Roxburgh’s Close High Street Edinburgh
Roxburgh’s Close on the north side of the High Street in the Royal Mile Edinburgh is named after John Roxburgh a chef and Burgess of Edinburgh in 1605. As most close’s the name changed with the owner of the land as this was owned originally by Henry Cant who owned property in Advocate’s Close. The Close is also famous for another resident Donnchadh Ban MacIntyre a famous Gaelic Poet. At the foot of Roxburgh’s Close is a courtyard which I believe was part of Writers’ Court as the doorway from Warriston’s close that enters the building where Zizzi restaurant stands has a lintel with the initials of the Chambers brothers Robert and William and the date 1851.
In the centre of Roxburgh Court are four iron slabs with carvings and dates with names. The four slabs represent the trees that once stood in the courtyard and the dates of their planting. The trees are from new world destinations of the time. 1725 Acer Saccharinum (silver maple from North American Maple).1767 Betula dalecarlica (A Swedish Birch tree from Sweden), 1842 Betula Utilis (Himalayan Birch Tree from Nepal), 1906 Sorbus Commixta (Japanese rowan tree from Japan).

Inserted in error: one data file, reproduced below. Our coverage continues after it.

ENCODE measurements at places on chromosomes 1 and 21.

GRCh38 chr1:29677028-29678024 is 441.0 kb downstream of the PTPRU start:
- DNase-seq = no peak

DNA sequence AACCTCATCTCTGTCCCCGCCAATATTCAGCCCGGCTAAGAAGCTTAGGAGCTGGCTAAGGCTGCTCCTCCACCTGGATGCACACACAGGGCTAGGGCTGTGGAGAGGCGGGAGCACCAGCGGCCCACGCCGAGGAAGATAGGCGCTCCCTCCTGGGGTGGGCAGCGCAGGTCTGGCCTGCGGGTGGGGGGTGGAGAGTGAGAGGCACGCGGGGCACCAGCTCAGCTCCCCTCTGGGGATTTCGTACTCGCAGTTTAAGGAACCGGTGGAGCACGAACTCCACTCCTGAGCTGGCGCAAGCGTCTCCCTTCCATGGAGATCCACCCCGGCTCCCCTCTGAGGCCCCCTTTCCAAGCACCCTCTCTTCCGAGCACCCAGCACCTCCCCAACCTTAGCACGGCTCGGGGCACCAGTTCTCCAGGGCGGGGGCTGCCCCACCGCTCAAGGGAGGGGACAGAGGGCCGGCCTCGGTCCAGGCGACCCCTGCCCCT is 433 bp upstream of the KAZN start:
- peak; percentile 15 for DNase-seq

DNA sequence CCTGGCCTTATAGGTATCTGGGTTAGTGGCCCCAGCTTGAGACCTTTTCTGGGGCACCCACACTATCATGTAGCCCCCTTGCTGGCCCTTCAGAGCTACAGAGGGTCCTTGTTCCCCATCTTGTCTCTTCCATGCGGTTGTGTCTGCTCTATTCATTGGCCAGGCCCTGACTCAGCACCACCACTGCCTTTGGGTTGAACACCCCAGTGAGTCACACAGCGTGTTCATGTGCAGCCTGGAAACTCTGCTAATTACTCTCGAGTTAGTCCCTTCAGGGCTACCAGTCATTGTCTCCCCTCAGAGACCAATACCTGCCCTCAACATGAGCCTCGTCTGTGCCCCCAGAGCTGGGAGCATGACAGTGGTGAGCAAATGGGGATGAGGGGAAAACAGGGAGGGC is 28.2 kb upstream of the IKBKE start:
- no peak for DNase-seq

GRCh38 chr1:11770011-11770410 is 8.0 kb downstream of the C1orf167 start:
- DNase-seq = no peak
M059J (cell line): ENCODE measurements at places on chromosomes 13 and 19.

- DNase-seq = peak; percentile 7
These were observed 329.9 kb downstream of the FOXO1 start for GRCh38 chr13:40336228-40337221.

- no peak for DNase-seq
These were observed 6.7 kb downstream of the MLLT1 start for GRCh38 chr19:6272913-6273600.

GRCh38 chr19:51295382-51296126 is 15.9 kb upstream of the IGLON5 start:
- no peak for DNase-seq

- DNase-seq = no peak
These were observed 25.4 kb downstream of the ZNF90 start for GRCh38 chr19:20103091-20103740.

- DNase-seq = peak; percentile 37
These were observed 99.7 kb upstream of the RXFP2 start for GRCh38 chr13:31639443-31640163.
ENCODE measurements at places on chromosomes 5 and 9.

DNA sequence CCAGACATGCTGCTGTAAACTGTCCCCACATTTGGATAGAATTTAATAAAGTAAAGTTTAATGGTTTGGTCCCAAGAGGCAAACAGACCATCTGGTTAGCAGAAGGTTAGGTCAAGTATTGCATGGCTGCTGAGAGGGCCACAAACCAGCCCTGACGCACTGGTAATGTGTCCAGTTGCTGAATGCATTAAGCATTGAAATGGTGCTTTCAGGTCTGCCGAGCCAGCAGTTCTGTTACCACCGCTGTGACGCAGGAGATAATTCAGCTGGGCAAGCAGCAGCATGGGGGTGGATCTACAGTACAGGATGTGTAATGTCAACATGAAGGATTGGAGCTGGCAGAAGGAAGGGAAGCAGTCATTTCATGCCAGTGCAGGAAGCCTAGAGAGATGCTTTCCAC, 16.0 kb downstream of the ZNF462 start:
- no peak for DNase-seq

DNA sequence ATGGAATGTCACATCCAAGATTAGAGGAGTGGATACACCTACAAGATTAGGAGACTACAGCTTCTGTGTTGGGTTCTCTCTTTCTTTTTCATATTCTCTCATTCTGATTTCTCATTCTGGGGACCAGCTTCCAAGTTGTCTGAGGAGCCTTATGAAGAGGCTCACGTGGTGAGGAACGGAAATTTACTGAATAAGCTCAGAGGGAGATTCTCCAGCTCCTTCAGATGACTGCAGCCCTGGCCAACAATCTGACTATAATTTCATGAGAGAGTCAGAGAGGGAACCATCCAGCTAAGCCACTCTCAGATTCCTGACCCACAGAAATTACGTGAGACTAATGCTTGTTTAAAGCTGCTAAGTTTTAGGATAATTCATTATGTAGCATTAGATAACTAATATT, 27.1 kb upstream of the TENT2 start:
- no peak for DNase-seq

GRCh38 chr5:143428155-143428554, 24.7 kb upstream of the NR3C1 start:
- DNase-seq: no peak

Lintel of doorway into Roxburgh Court (Writers’ Court)
WC (William Chambers) RC (Robert Chambers) 1851